Process and Mechanism of Erosion and Accretion of the LZB

During the period of 1976–2004, the LZB witnessed slight accumulation with the subaqueous slope decreasing slightly and the isobaths shifting seaward. Before 1996, the seaward progradation of isobaths was enhanced towards the −10 m isobaths (Figure 6), whereas, after 1996, the erosion area of the abandoned QSG lobe extending southeastward to the offshore area of LZB and the −10 m isobaths witnessed significant landward retreat (Figure 4 and Figure 6).

The erosion and accretion pattern of the LZB area was closely associated with the sediment dispersion pattern off the active delta lobe. High suspended sediment concentration (SSC) was observed extending eastward or southeastward off the river mouth to the central part of LZB (Bi et al., 2010; Qiao et al., 2010; Yang et al., 2011), which indicated that the deposition at the offshore area of LZB was mainly from the prevailing southward sediment transportation off the active river mouth. As the active delta lobe progradated southeastward, more sediment was deposited at the offshore area of LZB. After the diversion of the YR in 1996, the riverine sediment mainly discharged northeastward, and rapidly deposited at the nearshore area (Bi et al., 2014; Wang et al., 2011), which would cause less sediment transported southward into the LZB. Consequently, the offshore area of LZB shifted from accumulation into erosion. Thus, the offshore area of the LZB was more actively responding to the sediment dispersion of the active delta lobe than the nearshore area, which can be best explained by the shear front effect off the active delta lobe. The existence of tidal shear fronts in the southern shallow water areas of the active delta lobe, combined with the isobath-parallel tidal current prevent the riverine sediment from reaching the nearshore area of LZB and resulted in the offshore deposition. However, the LZB area has experienced only slightly accumulation, which seems inconsistent with the long-term southward sediment transportation. It is believed that the LZB only serve as a temporal sediment sink in summer, and might be a sediment source in winter due to the powerful effect of winter storms (Yang et al., 2011). Consequently, the LZB acted as a sediment passage for the outward sediment transport, and the massive sediment did not deposited here in the long run (Hu et al., 2006).

Riverine sediment supply is critical for the survival of deltas. The cutoff of sediment supply had caused severe coastal erosion on the northern abandoned delta lobe. However, the erosion rate has been gradually slowing down due to the decrease of the subaqueous slope and the increase of the geotechnical strength of the sediment (Jia et al., 2011, Ying et al., 2007). Thus, the northern abandoned delta lobe will evolve towards a relatively balanced state with equilibrium profiles. After the initiation of WSRS, the annual sediment discharge of the YR increased slightly from 0.15 Gt (2003–2011) to 0.17 Gt/yr (2003–2011), which was greater than 50 Mt, the calculated critical sediment discharge for maintaining the dynamic equilibrium between erosion and accretion in the active delta lobe (Bi et al., 2014). In addition to the increase of sediment discharge, the sediment grain size increased because the flushed river-bed sediment by the artificial flood became a major sediment source. The coarsening of the particle size of the suspended sediment after initiation of the WSRS also favored nearshore sediment deposition (Bi et al., 2014; Wang, et al., 2010, 2011). However, recent study indicates that the erosion rate of the river bed is decreasing gradually because the river bed is becoming more resistant to erosion. The grain size of the sediment decreases gradually after 2012 (unpublished data). Therefore, we speculate the progradation rate will decrease for the active YRD in the coming years.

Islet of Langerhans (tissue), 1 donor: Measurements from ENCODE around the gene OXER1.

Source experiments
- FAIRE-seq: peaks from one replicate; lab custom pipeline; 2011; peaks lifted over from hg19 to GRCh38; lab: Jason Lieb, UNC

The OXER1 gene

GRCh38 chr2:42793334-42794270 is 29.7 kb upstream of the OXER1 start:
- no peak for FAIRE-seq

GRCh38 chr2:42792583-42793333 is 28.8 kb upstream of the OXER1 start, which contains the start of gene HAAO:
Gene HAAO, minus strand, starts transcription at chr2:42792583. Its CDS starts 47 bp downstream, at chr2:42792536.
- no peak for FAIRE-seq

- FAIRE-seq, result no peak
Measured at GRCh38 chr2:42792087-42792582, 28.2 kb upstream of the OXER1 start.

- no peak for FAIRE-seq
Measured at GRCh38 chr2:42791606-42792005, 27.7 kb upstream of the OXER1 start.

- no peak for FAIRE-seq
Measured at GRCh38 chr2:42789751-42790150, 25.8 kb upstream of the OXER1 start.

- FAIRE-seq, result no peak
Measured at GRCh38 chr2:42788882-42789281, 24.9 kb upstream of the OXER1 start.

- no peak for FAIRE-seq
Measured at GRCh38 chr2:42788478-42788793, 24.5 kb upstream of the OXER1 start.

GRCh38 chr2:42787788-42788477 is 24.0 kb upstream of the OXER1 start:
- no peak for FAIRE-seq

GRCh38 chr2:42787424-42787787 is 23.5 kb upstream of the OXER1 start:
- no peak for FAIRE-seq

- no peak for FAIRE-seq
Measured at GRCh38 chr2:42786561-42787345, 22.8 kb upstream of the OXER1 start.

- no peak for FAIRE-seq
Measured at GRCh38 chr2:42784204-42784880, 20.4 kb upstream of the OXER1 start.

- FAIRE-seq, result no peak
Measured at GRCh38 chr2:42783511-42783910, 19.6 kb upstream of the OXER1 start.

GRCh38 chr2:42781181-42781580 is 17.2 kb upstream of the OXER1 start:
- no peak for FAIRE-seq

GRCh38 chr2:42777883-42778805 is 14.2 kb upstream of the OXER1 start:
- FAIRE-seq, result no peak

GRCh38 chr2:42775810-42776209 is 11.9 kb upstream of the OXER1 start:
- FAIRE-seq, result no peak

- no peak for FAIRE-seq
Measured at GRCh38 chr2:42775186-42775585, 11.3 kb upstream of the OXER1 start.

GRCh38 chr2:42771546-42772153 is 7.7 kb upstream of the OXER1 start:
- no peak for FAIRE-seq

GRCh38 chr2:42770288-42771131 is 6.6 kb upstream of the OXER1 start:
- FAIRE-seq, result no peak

CONCLUSIONS

The evolution of the subaqueous YRD presented significant spatial and temporal variability during 1976–2004. Three regions were delineated based on the spatial pattern of the erosion and accumulation in the YRD, e. g. the northern abandoned delta lobe, the active delta lobe and the LZB, which was characterized by server erosion, significant progradation and slight accumulation, respectively.

The evolution of the northern abandoned delta lobe can be divided into three stages: rapid erosion (1976–1980), nearshore-erosion and offshore-accumulation (1980–1996), and adjustment (1996–2004). The erosion rate of the northern abandoned delta lobe gradually reduced over time, and reached a relatively balanced state. The evolution of the active delta lobe experienced four-stage variation pattern. During 1976–1980, a narrow deposition area was formed along shore of the active delta lobe with multi-depocenter. It changed to an eastward projected deposition body with single depocenter and increased accumulation rate during the period of 1980–1985. The depocenter shifted towards the southeast of the QSG river mouth with a slow-down accumulation rate from 1985 to 1996, and it shifted again to Q8 river mouth with a narrowed accumulation range during 1996–2004, when the QSG river mouth underwent severe erosion. The evolution of the LZB witnessed two-stage variation pattern. Before 1996, the LZB was dominant by slight accumulation, especially at the offshore area. However, after 1996, the LZB experienced significant erosion at the offshore area.